Brunswick panel will make proposal for future of Confederate monument

Mayor says 'all options on the table' for statue in Hanover Park

BRUNSWICK, Ga. – Brunswick leaders are expected to select a nine-person committee Wednesday to discuss the next phase in possibly removing a Confederate monument in Hanover Park downtown.

Brunswick’s mayor said all options for the statue are on the table.

He said the committee will be conducting a lot of research, learning about the history of the monument, and from there, the committee will make its recommendation to city leaders.

He said that might not necessarily mean removing the 20-foot statue, which has been a Brunswick landmark since it was erected and dedicated in 1902.

“I think in the end, this whole community will be a lot better. We will know the actual history of Glynn County, the history of slavery, of racism,” Brunswick Mayor Cornell Harvey said. “We’re going to learn a lot.”

In recent months, the statue became a talking point after the death of 25-year-old Ahmaud Arbery, who was gunned down while jogging in a neighborhood outside the city.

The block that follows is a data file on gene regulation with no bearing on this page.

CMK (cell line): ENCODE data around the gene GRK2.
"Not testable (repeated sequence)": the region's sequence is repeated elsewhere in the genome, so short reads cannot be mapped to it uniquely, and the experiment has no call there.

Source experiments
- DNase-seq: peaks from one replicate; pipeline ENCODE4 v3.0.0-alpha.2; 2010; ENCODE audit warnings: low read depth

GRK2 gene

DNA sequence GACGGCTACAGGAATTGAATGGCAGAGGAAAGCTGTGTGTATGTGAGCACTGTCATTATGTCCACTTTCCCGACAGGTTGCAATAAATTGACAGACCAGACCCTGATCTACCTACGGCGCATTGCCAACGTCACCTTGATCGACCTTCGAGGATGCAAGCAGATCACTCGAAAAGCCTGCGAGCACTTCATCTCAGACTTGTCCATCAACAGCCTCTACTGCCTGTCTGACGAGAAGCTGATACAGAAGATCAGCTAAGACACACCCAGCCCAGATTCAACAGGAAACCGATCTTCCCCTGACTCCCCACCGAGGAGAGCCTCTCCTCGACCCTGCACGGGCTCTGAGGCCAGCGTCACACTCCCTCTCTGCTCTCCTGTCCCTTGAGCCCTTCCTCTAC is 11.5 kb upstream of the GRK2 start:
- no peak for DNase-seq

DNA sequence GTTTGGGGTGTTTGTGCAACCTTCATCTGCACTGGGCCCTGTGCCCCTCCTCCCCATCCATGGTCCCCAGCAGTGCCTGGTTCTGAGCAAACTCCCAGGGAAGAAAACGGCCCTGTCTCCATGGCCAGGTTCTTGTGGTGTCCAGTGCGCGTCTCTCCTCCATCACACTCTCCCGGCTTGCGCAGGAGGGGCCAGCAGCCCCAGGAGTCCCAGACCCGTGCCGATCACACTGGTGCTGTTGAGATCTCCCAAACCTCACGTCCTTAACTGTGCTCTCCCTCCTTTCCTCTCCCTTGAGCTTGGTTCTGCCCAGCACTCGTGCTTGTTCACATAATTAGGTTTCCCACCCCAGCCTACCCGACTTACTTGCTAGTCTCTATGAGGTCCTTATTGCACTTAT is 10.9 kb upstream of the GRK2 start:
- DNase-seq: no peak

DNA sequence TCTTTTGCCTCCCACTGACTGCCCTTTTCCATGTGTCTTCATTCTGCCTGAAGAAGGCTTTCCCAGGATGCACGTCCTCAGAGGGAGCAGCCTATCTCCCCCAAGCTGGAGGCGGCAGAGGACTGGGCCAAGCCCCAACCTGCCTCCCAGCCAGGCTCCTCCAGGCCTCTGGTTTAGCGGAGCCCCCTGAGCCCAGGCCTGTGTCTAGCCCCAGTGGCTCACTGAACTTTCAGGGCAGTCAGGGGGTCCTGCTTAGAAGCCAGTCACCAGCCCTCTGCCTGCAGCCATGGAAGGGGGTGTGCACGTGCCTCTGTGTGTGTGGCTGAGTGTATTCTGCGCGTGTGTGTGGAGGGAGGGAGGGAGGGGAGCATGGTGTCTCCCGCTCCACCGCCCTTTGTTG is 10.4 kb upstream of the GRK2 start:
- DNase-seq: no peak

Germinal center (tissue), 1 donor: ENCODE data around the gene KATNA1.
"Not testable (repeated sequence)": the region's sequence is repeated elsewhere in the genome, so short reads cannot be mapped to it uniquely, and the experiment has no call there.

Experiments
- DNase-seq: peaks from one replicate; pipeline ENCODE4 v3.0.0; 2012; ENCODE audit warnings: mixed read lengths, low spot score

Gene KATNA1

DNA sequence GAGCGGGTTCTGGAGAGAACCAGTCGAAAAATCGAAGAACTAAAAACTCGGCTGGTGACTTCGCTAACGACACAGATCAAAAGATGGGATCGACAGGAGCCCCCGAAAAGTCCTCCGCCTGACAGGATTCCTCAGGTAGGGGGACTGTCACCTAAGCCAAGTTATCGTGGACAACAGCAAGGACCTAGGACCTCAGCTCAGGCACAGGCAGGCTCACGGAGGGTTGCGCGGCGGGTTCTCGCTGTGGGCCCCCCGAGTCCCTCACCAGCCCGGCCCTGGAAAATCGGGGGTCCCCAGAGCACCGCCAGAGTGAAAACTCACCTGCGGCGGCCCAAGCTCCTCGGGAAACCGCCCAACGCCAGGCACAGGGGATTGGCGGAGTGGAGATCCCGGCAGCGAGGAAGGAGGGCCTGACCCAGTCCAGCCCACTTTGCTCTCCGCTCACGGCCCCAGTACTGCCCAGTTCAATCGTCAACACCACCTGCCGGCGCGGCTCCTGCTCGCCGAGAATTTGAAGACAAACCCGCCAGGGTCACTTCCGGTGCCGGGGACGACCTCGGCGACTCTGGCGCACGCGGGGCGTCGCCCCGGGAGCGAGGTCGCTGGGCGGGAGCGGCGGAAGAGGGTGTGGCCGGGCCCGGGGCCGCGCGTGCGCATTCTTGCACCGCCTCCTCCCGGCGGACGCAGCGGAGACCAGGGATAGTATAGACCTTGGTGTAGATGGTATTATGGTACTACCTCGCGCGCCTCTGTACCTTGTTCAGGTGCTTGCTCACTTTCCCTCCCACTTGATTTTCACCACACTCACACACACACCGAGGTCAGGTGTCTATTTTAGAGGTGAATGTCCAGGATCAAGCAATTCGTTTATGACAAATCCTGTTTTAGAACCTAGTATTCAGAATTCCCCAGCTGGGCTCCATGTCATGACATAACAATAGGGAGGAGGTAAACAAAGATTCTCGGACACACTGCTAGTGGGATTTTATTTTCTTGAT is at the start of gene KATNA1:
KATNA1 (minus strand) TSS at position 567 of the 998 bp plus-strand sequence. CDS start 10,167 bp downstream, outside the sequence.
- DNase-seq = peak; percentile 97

Harvey said the discussion to possibly remove the monument began after his office received numerous calls asking for it to be removed.

He said depending on the committee’s recommendations, all options are on the table – from relocating the monument to possibly adding plaques for historical context.

Some candidates for the panel are already on board, including a representative from the NAACP, the Downtown Development Authority, and a history professor.

Harvey said the Daughters of the Confederacy spearheaded the mission to erect the statue. He said he believes that entity should be represented on the board as well. He also says other individuals could be on a subcommittee.

“We’re not running from issues, tough issues that have come to our community,” Harvey said. “We’re going to do it in the right way. We’re going to make sure we get great information. We’re going to get great people here.”

The mayor also said this will not be a rushed issue. People on all sides will have a chance to weigh in through a series of town hall meetings. As of now, none have been scheduled.

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